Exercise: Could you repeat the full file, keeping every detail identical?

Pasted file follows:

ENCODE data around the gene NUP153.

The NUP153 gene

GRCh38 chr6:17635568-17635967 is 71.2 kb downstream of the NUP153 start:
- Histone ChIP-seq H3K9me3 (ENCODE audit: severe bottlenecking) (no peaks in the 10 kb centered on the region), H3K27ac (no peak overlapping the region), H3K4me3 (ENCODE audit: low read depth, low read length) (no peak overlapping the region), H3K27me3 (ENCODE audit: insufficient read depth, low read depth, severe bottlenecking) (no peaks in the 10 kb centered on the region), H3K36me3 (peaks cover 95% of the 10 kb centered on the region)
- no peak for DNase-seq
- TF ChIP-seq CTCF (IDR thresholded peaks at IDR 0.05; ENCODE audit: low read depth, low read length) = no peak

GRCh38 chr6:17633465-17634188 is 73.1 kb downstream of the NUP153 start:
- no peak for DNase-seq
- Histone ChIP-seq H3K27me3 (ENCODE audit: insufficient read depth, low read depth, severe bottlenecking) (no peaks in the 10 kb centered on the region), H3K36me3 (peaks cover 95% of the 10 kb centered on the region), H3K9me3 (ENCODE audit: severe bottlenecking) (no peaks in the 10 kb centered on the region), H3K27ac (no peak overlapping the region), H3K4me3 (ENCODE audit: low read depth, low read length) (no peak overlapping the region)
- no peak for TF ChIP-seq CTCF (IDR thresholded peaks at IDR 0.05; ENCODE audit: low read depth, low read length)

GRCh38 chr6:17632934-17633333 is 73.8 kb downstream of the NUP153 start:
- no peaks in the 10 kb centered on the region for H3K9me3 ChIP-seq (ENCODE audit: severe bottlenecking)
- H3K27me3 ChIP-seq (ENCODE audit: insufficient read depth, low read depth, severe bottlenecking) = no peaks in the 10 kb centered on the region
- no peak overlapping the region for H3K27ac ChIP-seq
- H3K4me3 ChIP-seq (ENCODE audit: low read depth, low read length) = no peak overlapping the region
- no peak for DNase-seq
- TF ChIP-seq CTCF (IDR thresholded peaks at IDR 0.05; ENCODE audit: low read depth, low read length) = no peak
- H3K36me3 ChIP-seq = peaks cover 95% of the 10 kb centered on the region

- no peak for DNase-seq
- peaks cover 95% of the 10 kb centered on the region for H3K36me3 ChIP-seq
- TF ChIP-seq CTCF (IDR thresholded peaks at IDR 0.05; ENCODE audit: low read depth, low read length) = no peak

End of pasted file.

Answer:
ENCODE data around the gene NUP153.

The NUP153 gene

GRCh38 chr6:17635568-17635967 is 71.2 kb downstream of the NUP153 start:
- Histone ChIP-seq H3K9me3 (ENCODE audit: severe bottlenecking) (no peaks in the 10 kb centered on the region), H3K27ac (no peak overlapping the region), H3K4me3 (ENCODE audit: low read depth, low read length) (no peak overlapping the region), H3K27me3 (ENCODE audit: insufficient read depth, low read depth, severe bottlenecking) (no peaks in the 10 kb centered on the region), H3K36me3 (peaks cover 95% of the 10 kb centered on the region)
- no peak for DNase-seq
- TF ChIP-seq CTCF (IDR thresholded peaks at IDR 0.05; ENCODE audit: low read depth, low read length) = no peak

GRCh38 chr6:17633465-17634188 is 73.1 kb downstream of the NUP153 start:
- no peak for DNase-seq
- Histone ChIP-seq H3K27me3 (ENCODE audit: insufficient read depth, low read depth, severe bottlenecking) (no peaks in the 10 kb centered on the region), H3K36me3 (peaks cover 95% of the 10 kb centered on the region), H3K9me3 (ENCODE audit: severe bottlenecking) (no peaks in the 10 kb centered on the region), H3K27ac (no peak overlapping the region), H3K4me3 (ENCODE audit: low read depth, low read length) (no peak overlapping the region)
- no peak for TF ChIP-seq CTCF (IDR thresholded peaks at IDR 0.05; ENCODE audit: low read depth, low read length)

GRCh38 chr6:17632934-17633333 is 73.8 kb downstream of the NUP153 start:
- no peaks in the 10 kb centered on the region for H3K9me3 ChIP-seq (ENCODE audit: severe bottlenecking)
- H3K27me3 ChIP-seq (ENCODE audit: insufficient read depth, low read depth, severe bottlenecking) = no peaks in the 10 kb centered on the region
- no peak overlapping the region for H3K27ac ChIP-seq
- H3K4me3 ChIP-seq (ENCODE audit: low read depth, low read length) = no peak overlapping the region
- no peak for DNase-seq
- TF ChIP-seq CTCF (IDR thresholded peaks at IDR 0.05; ENCODE audit: low read depth, low read length) = no peak
- H3K36me3 ChIP-seq = peaks cover 95% of the 10 kb centered on the region

- no peak for DNase-seq
- peaks cover 95% of the 10 kb centered on the region for H3K36me3 ChIP-seq
- TF ChIP-seq CTCF (IDR thresholded peaks at IDR 0.05; ENCODE audit: low read depth, low read length) = no peak